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Iran Press TV

Saudi Arabia says final accord on oil production depends on Mexico

Iran Press TV

Friday, 10 April 2020 10:28 AM

Major oil producers have reached a partial agreement on the reduction of their production to prop up prices hammered by the coronavirus pandemic but Saudi Arabia says the final accord depends on Mexico's consent to go along with the proposed cuts.

The Organization of the Petroleum Exporting Countries (OPEC) announced after a video conference on Friday that the main member states had agreed to cut output in May and June by 10 million barrels per day (bpd) after marathon talks to counter a collapse in prices.

The Vienna-based organization said the agreement also reduces production by eight million bpd from July to December.

Another virtual meeting is scheduled for June 10 "to determine further actions, as needed to balance the market," OPEC said.

Media reports indicated that the sticking point in reaching a final accord was the refusal of Mexico to sign up to its share of cuts under the deal, which would have been 400,000 barrels per day.

Mexican Energy Minister, Rocio Nahle Garcia, tweeted that her country had suggested a cut of 100,000 barrels in the next two months.

"I hope (Mexico) comes to see the benefit of this agreement not only for Mexico but for the whole world. This whole agreement is hinging on Mexico agreeing to it," Saudi Energy Minister Prince Abdulaziz bin Salman told Reuters by telephone.

Saudi Arabia is to host an extraordinary meeting by video conference at 1200 GMT on Friday for energy ministers from the G20 group of major economies to resume discussions on the issue.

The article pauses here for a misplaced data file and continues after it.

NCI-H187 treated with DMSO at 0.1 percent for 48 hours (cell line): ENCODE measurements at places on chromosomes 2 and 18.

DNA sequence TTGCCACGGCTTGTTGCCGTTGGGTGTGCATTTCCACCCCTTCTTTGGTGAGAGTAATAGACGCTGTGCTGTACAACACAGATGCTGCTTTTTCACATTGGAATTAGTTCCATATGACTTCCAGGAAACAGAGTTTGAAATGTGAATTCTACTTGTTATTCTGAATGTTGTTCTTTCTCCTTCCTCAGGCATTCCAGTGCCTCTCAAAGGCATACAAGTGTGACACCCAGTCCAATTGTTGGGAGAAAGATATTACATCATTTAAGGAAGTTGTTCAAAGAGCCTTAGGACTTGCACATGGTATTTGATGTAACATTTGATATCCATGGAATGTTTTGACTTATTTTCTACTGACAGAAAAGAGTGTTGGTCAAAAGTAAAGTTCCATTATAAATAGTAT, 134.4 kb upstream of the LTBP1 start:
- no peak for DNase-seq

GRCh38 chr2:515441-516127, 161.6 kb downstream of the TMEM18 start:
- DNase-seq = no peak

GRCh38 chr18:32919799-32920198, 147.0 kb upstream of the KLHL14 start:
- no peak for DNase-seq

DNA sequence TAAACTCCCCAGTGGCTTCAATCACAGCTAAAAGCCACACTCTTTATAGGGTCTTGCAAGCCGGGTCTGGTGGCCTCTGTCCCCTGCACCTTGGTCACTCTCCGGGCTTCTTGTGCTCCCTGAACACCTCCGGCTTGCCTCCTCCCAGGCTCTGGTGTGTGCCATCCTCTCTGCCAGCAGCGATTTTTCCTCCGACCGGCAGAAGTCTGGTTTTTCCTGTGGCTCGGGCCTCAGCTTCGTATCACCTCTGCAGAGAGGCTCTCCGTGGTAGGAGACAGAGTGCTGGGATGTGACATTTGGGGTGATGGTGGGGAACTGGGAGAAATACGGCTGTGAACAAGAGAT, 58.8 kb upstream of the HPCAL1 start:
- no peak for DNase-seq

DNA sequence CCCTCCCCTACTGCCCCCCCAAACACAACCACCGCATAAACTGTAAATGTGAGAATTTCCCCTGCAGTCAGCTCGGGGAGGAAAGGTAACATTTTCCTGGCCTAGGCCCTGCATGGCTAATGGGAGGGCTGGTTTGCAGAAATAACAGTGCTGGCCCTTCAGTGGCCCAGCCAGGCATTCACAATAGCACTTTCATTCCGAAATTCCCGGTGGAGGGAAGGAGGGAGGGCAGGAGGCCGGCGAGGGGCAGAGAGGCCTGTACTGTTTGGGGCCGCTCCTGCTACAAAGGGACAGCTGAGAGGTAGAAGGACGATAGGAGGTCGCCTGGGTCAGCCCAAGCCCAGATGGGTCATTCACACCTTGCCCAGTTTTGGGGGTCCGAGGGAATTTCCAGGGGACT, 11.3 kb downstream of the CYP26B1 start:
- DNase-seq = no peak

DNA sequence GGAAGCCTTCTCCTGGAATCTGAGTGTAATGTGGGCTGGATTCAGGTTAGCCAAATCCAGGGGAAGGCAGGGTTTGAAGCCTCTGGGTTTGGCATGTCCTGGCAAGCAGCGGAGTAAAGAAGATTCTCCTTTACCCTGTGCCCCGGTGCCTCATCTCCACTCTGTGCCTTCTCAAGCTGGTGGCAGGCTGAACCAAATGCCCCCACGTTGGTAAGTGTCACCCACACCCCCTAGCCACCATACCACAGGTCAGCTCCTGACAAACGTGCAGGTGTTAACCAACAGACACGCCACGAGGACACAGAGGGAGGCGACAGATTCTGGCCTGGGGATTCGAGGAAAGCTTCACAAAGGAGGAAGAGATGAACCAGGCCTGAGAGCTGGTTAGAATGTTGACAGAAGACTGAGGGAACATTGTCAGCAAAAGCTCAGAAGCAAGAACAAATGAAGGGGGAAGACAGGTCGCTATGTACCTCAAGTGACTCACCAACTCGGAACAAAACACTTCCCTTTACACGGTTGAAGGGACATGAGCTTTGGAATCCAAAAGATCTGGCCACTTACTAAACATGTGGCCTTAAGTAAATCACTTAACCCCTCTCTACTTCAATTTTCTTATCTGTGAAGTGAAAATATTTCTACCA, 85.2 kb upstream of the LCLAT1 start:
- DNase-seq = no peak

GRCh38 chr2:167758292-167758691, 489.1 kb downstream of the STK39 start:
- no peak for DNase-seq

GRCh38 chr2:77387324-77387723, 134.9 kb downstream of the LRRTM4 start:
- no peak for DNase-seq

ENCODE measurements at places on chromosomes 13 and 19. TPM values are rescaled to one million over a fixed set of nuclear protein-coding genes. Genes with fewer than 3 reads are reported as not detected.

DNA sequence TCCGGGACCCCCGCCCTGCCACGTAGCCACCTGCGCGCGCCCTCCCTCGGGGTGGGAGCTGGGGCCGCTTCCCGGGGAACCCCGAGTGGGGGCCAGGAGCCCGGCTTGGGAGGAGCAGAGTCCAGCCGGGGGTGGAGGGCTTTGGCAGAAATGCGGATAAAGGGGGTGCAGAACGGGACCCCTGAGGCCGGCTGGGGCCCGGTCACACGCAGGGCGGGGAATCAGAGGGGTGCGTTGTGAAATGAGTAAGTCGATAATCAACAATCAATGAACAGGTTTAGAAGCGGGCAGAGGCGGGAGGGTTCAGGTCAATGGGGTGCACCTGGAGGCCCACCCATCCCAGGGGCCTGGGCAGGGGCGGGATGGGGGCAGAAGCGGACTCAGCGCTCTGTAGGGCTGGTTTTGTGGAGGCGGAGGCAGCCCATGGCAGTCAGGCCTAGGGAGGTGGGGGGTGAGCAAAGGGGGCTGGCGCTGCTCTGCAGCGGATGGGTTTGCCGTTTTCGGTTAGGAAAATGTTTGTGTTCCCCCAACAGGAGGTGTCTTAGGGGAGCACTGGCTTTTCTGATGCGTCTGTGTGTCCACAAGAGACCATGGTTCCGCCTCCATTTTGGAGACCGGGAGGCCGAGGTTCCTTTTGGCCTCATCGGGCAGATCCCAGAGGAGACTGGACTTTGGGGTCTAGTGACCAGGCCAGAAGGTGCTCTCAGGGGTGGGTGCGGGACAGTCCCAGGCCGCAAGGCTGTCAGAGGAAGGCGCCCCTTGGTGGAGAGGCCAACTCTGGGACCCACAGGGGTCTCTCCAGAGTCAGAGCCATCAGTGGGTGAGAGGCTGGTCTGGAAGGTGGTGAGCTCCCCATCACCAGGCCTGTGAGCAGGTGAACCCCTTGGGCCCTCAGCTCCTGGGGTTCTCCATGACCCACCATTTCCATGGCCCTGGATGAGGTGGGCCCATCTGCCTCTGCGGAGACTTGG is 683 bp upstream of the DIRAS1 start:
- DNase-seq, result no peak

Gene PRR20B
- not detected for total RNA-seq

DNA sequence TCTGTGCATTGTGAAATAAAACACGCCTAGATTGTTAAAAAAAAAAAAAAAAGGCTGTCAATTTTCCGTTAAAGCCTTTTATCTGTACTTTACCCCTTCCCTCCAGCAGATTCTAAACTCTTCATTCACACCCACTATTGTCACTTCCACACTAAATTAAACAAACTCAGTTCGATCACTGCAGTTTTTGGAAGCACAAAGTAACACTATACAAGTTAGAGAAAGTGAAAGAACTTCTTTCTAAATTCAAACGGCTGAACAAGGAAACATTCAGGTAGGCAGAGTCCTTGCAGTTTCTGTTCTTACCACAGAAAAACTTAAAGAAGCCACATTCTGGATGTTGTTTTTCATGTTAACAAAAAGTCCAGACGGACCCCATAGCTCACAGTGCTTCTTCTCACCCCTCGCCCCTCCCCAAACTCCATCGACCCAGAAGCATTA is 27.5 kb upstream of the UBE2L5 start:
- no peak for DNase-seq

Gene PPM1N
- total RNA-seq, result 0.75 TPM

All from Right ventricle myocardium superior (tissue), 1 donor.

The novel coronavirus has cut demand and a month-long price war between Saudi Arabia and Russia has left the market awash with crude. During the recent month, prices have plummeted as the market has waited for a plan to cut production from OPEC and its allies.

Saudi Arabia ramped up production to historic levels of 12 million barrels per day in March and offered major discounts for its future oil deliveries, causing a major fall in prices in a market that had already been hit by lower demands because of the spread of the new coronavirus pandemic.

The International Energy Agency warned Monday that the world was poised to face its first annual decline in oil consumption in more than a decade due to the pandemic.

The outbreak has shut down large swathes of the global economy, including key sectors such as air travel, manufacturing and retail.

The coronavirus, which causes a respiratory disease known as COVID-19, is currently affecting more than 200 countries and territories across the globe. It has so far infected over 1.6 million people and killed more than 96,000 others.

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